Thursday, April 24, 2014

Things I Learned From Champions: Sometimes you just want to fight

It's no secret that the RPG hobby had its roots in wargaming. While, in the intervening years there've been great strides through gaming advice and gaming mechanics to help stimulate the story side of RPGs, there's also been some denigration of the combat aspect of RPGs across all genres.

This is different from people who critique combat systems in games (too long, too short, too complicated, too simple), as these types of concerns also appeared -- and continue to appear -- in board games and war games. No, these comments concerning combat as an activity itself in RPGs seem to be arguing that any games that require combat are somehow a lesser, inferior type of RPG play.

To them I say: sometimes, you just wanna fight. For the tactical challenge, for the stress release, for the curiosity, and for the incidental geekery that would erupt in the process.

And choosing a superheroic RPG -- a genre that tends toward that activity in the popular titles, that tends toward rewarding highly anticipated throw downs between individuals and teams, that tends to manage to avoid permanently killing most characters despite the frequency of these altercations -- is one of the places you're likely to see it happen.

But who would you fight? In our old games, there were several favorites types of opposition for an all-combat gaming session.

Other Players' Player Characters


Yes. I approve.
This came up occasionally in our games -- sometimes with a player wanting to test their new build against another PC to: a) see if their build was as effective as they wanted; b) prove that their build was as kick-ass as they claimed; c) find out how long they could last against a highly-experienced combat monster.

We could rationalize them as stunts for charity, as those unmentioned run-ins between heroes that lead up to misunderstandings, or some other flimsy excuse.

For us, it was often fun, even for the spectators, and allowed for kibbitzing and advice that sometimes came in useful in actual games.

And in our youth, a lot of these battles 'really happened' in our canon, leading to a few unfortunate deaths of PCs -- like the one-shot death of Shaka Jesus. Don't ask.

These are different from the incidents when a player brings in a character despite the warnings of other players that they would "-- kill that abomination the second my character encounters it in play." Tragic. Well, not really.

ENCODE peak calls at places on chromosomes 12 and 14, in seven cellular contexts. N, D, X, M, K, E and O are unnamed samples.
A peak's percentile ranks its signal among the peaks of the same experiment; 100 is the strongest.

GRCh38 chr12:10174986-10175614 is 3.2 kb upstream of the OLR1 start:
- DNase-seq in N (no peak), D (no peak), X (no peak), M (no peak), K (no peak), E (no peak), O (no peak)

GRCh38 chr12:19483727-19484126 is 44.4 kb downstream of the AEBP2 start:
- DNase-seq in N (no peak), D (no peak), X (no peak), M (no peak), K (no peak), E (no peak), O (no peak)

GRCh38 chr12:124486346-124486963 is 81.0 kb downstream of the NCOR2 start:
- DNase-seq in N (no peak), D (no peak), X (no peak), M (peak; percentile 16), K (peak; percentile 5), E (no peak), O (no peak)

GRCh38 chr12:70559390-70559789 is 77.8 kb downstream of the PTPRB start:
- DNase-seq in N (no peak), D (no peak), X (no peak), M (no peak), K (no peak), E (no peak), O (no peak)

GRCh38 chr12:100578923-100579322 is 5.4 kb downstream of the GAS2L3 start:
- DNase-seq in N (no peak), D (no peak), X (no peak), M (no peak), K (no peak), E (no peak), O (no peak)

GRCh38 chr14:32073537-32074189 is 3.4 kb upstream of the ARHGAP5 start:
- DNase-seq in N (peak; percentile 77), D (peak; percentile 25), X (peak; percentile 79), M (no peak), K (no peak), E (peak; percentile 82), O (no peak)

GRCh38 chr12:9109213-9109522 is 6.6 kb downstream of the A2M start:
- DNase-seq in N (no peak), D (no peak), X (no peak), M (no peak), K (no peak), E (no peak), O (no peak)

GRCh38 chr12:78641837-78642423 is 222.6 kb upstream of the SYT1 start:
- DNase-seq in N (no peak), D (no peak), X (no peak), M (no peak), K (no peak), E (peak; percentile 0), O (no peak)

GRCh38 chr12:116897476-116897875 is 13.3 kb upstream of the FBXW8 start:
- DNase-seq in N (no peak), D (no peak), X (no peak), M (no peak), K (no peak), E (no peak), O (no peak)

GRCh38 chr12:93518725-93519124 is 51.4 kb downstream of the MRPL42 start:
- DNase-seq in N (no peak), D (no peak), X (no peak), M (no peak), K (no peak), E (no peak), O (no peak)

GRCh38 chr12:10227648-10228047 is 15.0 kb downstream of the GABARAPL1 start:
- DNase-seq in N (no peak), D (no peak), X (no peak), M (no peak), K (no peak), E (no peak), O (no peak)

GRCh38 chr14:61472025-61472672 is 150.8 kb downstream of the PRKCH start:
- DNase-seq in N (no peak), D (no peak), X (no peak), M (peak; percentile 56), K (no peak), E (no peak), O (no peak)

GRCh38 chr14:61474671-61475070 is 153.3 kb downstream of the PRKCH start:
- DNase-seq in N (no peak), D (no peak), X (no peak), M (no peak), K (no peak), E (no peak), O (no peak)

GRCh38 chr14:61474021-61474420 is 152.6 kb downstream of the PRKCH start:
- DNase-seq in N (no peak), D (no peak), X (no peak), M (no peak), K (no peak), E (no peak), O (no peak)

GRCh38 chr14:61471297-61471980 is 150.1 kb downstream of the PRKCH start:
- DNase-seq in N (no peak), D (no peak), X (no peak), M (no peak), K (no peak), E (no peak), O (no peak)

A super-villain team

We're fighting who? I'm out.
Ah, a classic dust-up. Super-hero team vs. super-villain team! Who gets knocked down or out? Who goes the distance until the decisive end? What interesting tactical decisions and match ups take place?

This is of greatest interest to me, because of (1) the roleplaying dynamic sometimes at odds with the tactical dynamic (just like in comics); and (2) the spectacular teamwork that sometimes takes place when everyone is on the same page.

There's actually quite a bit of variety in this kind of clash:
  • an "arena" set up, meaning that both teams are kind of in an open space and arrive at the same time to the battle;
  • the PCs don't even know where all the villains are and have to proceed cautiously (or sneakily) to triumph;
  • the villains are fewer in number than the heroic team (less headache for the GM), but are greater in power level on a per character basis;
  • the villains are greater in number than the heroes, but are lower in power level on a per-character basis;
  • the villains are all agents, usually greater in number, more fragile, but with surprising combinations of gadgets, tactics and teamwork that have wiped the smug smile off of some complacent super-heroes;
  • and so on.

A super-hero team


We're fighting who?
I said: I'm out.
In my old group, there was seldom any thrill in going up against another super-heroic team in the same universe. If, however, you were talking about a team from the DC or Marvel Universe, it was a different story. You wanted to see how you'd handle them (and how you'd ultimately be taken out).

To this day, I remember one of our early clashes with some members of the X-men (Cyclops, Nightcrawler, Rogue, de-powered mohawk-wearing Storm, and Colossus). We were outnumbered: my character was an armored martial artist, my teammate was a sharpshooter with a pair of laser pistols. We did quite well, with me running interference on the physical characters while my partner took out Nightcrawler (who could lay us out in two phases with his No Normal Defense multi-teleport stun attack) and Cyclops (the other ranged attack guy). Then Rogue grabbed me and pulled me out of position, while Colossus got a lucky punch in on my partner and laid him out cold.

Great fun, great stories.

And you can geek out about what you should've done, and how the super-heroes should really be built in the system.

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That's my side of things. Let me know what you think, my friend.